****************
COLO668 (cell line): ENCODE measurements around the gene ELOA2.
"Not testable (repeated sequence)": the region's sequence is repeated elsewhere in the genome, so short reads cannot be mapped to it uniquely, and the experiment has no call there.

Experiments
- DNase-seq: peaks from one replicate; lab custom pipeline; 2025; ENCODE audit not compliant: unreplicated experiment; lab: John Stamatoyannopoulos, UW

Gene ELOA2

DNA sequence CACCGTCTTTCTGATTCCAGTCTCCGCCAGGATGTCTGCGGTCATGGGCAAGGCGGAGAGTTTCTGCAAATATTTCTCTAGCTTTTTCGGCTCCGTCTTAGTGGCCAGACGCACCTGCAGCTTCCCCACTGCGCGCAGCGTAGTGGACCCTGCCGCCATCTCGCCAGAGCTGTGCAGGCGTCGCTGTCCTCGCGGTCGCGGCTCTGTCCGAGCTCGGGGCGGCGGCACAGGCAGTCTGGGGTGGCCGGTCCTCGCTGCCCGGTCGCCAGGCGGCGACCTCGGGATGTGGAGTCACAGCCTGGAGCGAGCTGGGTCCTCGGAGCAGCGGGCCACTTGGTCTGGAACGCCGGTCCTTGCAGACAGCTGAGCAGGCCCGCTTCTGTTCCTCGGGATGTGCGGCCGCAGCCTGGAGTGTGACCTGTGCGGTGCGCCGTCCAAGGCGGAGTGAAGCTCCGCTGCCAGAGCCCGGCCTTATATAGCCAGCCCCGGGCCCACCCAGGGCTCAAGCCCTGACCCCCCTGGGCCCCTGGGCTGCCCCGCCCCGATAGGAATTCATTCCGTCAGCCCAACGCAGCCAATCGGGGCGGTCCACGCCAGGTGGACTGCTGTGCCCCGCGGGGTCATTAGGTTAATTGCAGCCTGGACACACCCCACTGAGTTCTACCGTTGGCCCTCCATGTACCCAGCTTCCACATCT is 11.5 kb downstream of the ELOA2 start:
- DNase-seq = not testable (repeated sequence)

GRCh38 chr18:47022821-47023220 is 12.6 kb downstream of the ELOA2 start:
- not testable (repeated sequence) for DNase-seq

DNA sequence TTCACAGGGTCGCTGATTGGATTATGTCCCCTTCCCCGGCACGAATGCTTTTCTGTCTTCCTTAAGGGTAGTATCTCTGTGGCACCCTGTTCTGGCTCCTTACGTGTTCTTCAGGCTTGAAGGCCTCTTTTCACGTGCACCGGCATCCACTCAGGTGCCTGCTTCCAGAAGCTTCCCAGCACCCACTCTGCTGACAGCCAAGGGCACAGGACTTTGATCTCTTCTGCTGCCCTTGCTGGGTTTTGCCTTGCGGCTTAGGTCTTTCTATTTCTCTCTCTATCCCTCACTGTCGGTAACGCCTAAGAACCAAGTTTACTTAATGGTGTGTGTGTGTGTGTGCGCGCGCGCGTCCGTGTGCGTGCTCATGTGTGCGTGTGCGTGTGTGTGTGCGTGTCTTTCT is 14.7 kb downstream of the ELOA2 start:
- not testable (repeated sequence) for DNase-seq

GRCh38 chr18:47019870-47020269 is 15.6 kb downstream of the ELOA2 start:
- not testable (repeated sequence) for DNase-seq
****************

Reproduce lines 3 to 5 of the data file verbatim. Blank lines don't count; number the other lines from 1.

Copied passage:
Experiments
- DNase-seq: peaks from one replicate; lab custom pipeline; 2025; ENCODE audit not compliant: unreplicated experiment; lab: John Stamatoyannopoulos, UW

Gene ELOA2